Mynaric said it now views the defense and government sector, particularly in the U.S., as a precursor market before commercial adoption. Credit: Mynaric.

WASHINGTON — Mynaric will not be able to launch its first laser communications terminal this year because of a German ban on exporting that technology to China, the company said Monday. 

Munich-based Mynaric anticipated launching its first laser terminal aboard a Chinese spacecraft later this year, but received a notice from the German government in July regarding an export ban on such technology to China. Mynaric, in a Sept. 14 letter to shareholders, said it is “assessing potential claims for compensation,” in the wake of the ban. 

“We always anticipated laser communication being recognized as a key technology underpinning strategic national interest and this recent political intervention in our business and market proves this is the case,” Bulent Altan, Mynaric chief executive, said in the letter. 

Mynaric spokesman Paul Cornwell​ said the company’s first generation “Condor” space laser terminal is “ready for shipment as and when it will be needed by customers.” He declined to give a launch date for the first Condor terminal. 

Laser terminals can provide gigabit links from spacecraft to spacecraft, and between spacecraft and ground stations, providing faster data transmission than traditional radiofrequency links. The terminals are also considered more secure, since optical links use smaller beams than radiofrequency links, making them less susceptible to interception. 

Mynaric said it now views the government and defense sector, particularly in the United States, as the first market where its laser terminals will be applicable. The company said Sept. 4 that its Los Angeles subsidiary Mynaric USA was selected to provide laser terminals to an undisclosed customer for a U.S. government program. 

Mynaric’s secretive customer announcement came five days after the U.S. Space Development Agency disclosed contracts with York Space Systems and Lockheed Martin to each build 10 low-Earth-orbit communications satellites equipped with optical intersatellite links.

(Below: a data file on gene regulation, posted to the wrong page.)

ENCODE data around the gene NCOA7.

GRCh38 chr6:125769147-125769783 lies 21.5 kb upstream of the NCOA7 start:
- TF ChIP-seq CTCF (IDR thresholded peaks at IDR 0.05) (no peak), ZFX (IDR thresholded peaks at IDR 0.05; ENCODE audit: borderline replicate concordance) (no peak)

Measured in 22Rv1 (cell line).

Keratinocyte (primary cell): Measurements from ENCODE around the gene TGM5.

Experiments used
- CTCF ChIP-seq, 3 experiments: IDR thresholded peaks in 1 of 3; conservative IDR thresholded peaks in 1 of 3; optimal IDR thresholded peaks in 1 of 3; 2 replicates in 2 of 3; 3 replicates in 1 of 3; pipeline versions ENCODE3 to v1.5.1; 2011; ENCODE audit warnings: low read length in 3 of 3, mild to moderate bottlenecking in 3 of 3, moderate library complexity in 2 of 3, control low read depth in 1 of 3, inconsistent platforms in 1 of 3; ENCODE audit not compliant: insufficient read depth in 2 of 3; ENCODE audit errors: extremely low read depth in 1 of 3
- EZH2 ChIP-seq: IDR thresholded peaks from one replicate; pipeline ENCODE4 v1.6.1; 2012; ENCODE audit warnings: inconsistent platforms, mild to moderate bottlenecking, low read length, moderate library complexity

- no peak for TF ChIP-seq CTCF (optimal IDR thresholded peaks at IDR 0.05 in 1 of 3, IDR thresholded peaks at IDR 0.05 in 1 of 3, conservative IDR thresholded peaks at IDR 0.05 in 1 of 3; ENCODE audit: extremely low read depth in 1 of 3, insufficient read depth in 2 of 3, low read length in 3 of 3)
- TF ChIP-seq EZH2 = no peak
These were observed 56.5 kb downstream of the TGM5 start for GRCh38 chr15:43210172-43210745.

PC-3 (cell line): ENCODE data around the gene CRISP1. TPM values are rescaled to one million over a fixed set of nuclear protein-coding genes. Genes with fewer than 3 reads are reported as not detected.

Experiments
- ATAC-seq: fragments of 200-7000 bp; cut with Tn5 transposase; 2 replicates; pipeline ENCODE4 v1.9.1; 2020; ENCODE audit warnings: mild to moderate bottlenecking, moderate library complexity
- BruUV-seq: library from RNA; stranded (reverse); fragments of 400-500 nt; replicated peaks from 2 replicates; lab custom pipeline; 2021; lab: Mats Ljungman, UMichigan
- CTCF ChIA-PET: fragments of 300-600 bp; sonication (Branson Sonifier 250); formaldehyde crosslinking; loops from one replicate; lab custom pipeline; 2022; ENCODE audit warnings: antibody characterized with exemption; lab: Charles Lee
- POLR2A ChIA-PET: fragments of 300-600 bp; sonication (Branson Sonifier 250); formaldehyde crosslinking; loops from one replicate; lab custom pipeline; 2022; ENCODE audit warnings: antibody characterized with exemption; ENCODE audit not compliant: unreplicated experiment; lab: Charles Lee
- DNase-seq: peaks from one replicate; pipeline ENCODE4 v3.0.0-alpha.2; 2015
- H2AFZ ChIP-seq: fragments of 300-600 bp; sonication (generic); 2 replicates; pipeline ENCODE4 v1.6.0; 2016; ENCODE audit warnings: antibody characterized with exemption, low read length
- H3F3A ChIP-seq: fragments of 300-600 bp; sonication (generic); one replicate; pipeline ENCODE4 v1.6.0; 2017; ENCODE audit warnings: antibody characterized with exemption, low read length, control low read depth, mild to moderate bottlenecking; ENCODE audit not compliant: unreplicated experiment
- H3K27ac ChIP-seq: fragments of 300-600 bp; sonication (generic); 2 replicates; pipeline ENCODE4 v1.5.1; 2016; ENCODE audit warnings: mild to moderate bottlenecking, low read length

An estimated 6.5% of the work for York Space System’s $94 million contract will be performed in Los Angeles, according to the Space Development Agency.

Some 10.6% of the work for Lockheed Martin’s $187.5 million contract will be conducted in Backnang, Germany, where a competing laser communications company, Tesat Spacecom, is based. Tesat Spacecom said Sept. 4 it received an order to supply optical intersatellite links for 10 satellites to a U.S. satellite manufacturer. 

Altan said Mynaric grew by more than 50% in the first six months of 2020, from 95 employees to more than 150 across Europe and the United States. In August, Mynaric announced the appointment of a former Yahsat executive, Tina Ghataore, to lead its U.S. subsidiary in Los Angeles. 

Mynaric said it expects its overall revenue to “increase sharply,” citing product delivery schedules and 2021 customer opportunities. Mynaric anticipates shipping its first laser terminal for aeronautical communications later this year, a milestone that will mark the company’s first product-related revenues. 

Caleb Henry is a former SpaceNews staff writer covering satellites, telecom and launch. He previously worked for Via Satellite and NewSpace Global.He earned a bachelor’s degree in political science along with a minor in astronomy from...